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Russia’s development institutes join forces to launch new wave of tech competitions

The U.S. may be streets ahead in the development of driverless cars, but there is one area where Russia could still overtake, Russian technology experts believe

Jan 13, 2018
Their secret weapon? That tried-and-tested historical ally, General Winter.

For it’s one thing to see driverless cars being tested on the streets of sunny California, and quite another to design a car that can navigate even in blizzard conditions, when roads are frozen, visibility is poor and road markings and other indicators are covered with snow and dirt. Russia hopes to get ahead in this area and others with the launch of a new format of technology competitions collectively known as Up Great.

"The main aim in setting up these competitions is to overcome technical barriers to the creation of new products," Mikhail Antonov, deputy director general of state investment vehicle RVC, said Tuesday at the Moscow offices of the Agency for Strategic Initiatives at a conference devoted to the Up Great technology competitions. Three state development institutions have joined forces to hold the competitions: the Skolkovo Foundation, RVC and the Agency for Strategic Initiatives.

"The competition tasks should result in the identified tech barriers being physically solved. Solving them should enable us to create an entire class of products and technology that will be in demand by real companies and investors," said Antonov.

The winners of the competitions, selected on the basis of a working prototype, will receive cash prizes of about 200 million rubles, or about $3.4 million (the exact prize funds are due to be approved by the government shortly). The format, while new to Russia, is one that has already produced many successful projects in Europe, the U.S. and Asia, the experts noted.

"Google’s self-driving cars, which you can see on the roads if you go to California, are ultimately the consequence of this kind of competition," said Kirill Kaem, senior vice president for innovations of the Skolkovo Foundation.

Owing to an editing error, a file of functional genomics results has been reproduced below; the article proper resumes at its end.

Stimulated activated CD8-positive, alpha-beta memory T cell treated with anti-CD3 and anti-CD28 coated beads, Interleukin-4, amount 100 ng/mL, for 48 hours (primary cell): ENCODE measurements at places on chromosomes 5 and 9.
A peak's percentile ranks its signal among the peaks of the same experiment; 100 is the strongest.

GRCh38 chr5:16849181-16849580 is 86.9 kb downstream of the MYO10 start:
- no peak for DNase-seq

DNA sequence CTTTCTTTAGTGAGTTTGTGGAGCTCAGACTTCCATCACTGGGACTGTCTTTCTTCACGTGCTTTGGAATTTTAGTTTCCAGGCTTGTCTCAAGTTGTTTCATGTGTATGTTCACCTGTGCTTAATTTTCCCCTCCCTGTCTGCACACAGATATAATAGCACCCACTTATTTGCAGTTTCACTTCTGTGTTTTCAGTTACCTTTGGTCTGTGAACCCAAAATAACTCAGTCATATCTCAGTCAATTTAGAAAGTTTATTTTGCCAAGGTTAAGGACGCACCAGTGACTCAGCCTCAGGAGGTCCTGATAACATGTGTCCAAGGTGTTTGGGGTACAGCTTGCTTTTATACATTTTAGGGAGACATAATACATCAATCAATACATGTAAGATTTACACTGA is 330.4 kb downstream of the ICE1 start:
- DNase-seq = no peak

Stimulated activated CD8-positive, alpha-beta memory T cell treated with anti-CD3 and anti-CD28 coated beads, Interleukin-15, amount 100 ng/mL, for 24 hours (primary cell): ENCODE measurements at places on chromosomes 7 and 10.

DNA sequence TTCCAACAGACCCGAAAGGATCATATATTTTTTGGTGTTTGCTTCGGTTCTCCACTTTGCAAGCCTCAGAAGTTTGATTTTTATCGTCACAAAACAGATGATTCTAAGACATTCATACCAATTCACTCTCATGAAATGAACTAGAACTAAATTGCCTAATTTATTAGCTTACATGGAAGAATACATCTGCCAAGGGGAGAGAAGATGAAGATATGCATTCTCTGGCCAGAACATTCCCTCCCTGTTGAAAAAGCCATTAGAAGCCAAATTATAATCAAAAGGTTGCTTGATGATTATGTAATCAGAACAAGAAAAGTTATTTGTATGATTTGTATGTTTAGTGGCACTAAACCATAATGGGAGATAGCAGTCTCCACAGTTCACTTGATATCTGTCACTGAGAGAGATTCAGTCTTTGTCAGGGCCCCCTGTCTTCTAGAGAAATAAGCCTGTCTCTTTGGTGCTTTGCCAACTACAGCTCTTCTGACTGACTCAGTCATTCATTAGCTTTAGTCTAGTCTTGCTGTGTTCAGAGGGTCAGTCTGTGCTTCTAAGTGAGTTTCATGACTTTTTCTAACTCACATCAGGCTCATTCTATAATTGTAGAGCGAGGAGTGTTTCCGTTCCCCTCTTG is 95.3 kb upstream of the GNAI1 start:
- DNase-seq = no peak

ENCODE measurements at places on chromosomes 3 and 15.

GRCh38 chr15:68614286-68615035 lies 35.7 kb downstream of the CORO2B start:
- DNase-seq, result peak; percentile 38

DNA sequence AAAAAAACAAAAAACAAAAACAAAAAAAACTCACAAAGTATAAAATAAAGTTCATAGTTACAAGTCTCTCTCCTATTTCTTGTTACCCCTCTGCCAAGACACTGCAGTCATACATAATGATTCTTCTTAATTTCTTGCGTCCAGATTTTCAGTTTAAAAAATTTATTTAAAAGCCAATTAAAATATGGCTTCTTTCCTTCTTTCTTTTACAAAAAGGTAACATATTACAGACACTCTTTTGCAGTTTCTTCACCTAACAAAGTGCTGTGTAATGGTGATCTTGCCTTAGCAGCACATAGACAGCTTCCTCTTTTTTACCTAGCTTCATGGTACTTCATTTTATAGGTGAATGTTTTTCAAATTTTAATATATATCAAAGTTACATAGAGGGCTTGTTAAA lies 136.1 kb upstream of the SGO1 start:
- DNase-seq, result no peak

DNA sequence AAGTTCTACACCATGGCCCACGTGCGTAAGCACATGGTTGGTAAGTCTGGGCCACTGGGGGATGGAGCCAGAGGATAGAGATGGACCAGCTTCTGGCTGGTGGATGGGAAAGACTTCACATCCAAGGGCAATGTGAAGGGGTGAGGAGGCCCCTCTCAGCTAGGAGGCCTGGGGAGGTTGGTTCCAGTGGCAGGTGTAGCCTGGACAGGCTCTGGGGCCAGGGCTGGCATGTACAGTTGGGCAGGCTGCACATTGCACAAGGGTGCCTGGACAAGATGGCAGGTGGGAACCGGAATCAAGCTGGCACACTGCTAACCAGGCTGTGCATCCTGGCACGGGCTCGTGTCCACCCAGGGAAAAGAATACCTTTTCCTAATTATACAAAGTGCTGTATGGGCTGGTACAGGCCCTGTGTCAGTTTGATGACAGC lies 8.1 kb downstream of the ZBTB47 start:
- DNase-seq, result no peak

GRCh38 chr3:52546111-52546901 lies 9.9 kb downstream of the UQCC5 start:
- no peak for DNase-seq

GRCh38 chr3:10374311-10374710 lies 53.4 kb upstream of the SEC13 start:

"Everything began with the DARPA Grand Challenge 2005 competition [a competition for autonomous vehicles funded by the U.S. Department of Defense], where a team from Stanford University won $2 million. Those 15 engineers who won then started working for Google, developing driverless cars, and by 2014, their designs had already driven more than one million kilometres," said Kaem.

"We weren’t afraid to copy the format of the DARPA Grand Challenge: I consider it to be a great example," said Albert Yefimov, head of the robotics centre at Sberbank and an advisor to the chairman of the Skolkovo Foundation.

Other foreign competitions mentioned by the organisers as having inspired the Up Great competitions include the Luna Lander Challenge funded by NASA, the Nexflix Prize to develop an algorithm for predicting user ratings for films, the Airbus Shopfloor Challenge for robotics teams, Austria’s ELROB (European Land Robot Trial), and the Amazon Robotics Challenge focused on automated warehouse processes. In Russia, the introduction of cash prize competitions for specific tech solutions is part of the implementation of the National Technology Initiative, a public-private partnership aimed at creating the conditions for Russia to become a global tech leader by 2035.

The Up Great competitions, which are open to both Russian and foreign companies, are not just about finding the best technology for one particular problem, though that is one of their aims. The idea is to provide talented young teams of engineers with an incentive to start their own companies, provide solutions that are in demand, and ultimately, to make those engineers rich, the competitions’ organisers say.